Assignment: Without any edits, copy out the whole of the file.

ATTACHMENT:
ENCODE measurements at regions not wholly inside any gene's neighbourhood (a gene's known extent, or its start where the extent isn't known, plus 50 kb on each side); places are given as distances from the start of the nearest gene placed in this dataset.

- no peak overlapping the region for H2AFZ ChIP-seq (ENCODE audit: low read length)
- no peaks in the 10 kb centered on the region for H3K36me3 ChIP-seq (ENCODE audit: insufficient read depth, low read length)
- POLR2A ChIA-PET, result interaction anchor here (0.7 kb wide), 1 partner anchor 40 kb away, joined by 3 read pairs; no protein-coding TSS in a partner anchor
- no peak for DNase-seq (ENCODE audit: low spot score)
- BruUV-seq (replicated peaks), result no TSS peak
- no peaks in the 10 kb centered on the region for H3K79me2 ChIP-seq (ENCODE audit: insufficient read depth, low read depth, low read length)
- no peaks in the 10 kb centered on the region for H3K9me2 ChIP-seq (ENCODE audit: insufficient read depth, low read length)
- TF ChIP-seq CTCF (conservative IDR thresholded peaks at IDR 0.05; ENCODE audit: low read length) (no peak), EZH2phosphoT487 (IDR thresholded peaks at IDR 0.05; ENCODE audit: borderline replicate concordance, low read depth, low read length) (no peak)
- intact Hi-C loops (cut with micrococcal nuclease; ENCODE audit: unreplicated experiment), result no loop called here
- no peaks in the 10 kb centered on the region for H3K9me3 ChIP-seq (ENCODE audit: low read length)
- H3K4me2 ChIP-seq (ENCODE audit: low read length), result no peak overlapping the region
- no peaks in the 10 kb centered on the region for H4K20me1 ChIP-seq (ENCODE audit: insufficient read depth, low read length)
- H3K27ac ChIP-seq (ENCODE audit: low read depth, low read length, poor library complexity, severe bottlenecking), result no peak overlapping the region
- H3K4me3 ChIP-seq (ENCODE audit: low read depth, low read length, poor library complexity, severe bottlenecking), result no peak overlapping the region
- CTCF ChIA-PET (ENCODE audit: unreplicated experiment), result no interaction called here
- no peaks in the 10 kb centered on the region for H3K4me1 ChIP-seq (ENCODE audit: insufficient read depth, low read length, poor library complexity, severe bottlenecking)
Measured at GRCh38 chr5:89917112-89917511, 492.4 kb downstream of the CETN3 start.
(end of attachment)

ENCODE measurements at regions not wholly inside any gene's neighbourhood (a gene's known extent, or its start where the extent isn't known, plus 50 kb on each side); places are given as distances from the start of the nearest gene placed in this dataset.

- no peak overlapping the region for H2AFZ ChIP-seq (ENCODE audit: low read length)
- no peaks in the 10 kb centered on the region for H3K36me3 ChIP-seq (ENCODE audit: insufficient read depth, low read length)
- POLR2A ChIA-PET, result interaction anchor here (0.7 kb wide), 1 partner anchor 40 kb away, joined by 3 read pairs; no protein-coding TSS in a partner anchor
- no peak for DNase-seq (ENCODE audit: low spot score)
- BruUV-seq (replicated peaks), result no TSS peak
- no peaks in the 10 kb centered on the region for H3K79me2 ChIP-seq (ENCODE audit: insufficient read depth, low read depth, low read length)
- no peaks in the 10 kb centered on the region for H3K9me2 ChIP-seq (ENCODE audit: insufficient read depth, low read length)
- TF ChIP-seq CTCF (conservative IDR thresholded peaks at IDR 0.05; ENCODE audit: low read length) (no peak), EZH2phosphoT487 (IDR thresholded peaks at IDR 0.05; ENCODE audit: borderline replicate concordance, low read depth, low read length) (no peak)
- intact Hi-C loops (cut with micrococcal nuclease; ENCODE audit: unreplicated experiment), result no loop called here
- no peaks in the 10 kb centered on the region for H3K9me3 ChIP-seq (ENCODE audit: low read length)
- H3K4me2 ChIP-seq (ENCODE audit: low read length), result no peak overlapping the region
- no peaks in the 10 kb centered on the region for H4K20me1 ChIP-seq (ENCODE audit: insufficient read depth, low read length)
- H3K27ac ChIP-seq (ENCODE audit: low read depth, low read length, poor library complexity, severe bottlenecking), result no peak overlapping the region
- H3K4me3 ChIP-seq (ENCODE audit: low read depth, low read length, poor library complexity, severe bottlenecking), result no peak overlapping the region
- CTCF ChIA-PET (ENCODE audit: unreplicated experiment), result no interaction called here
- no peaks in the 10 kb centered on the region for H3K4me1 ChIP-seq (ENCODE audit: insufficient read depth, low read length, poor library complexity, severe bottlenecking)
Measured at GRCh38 chr5:89917112-89917511, 492.4 kb downstream of the CETN3 start.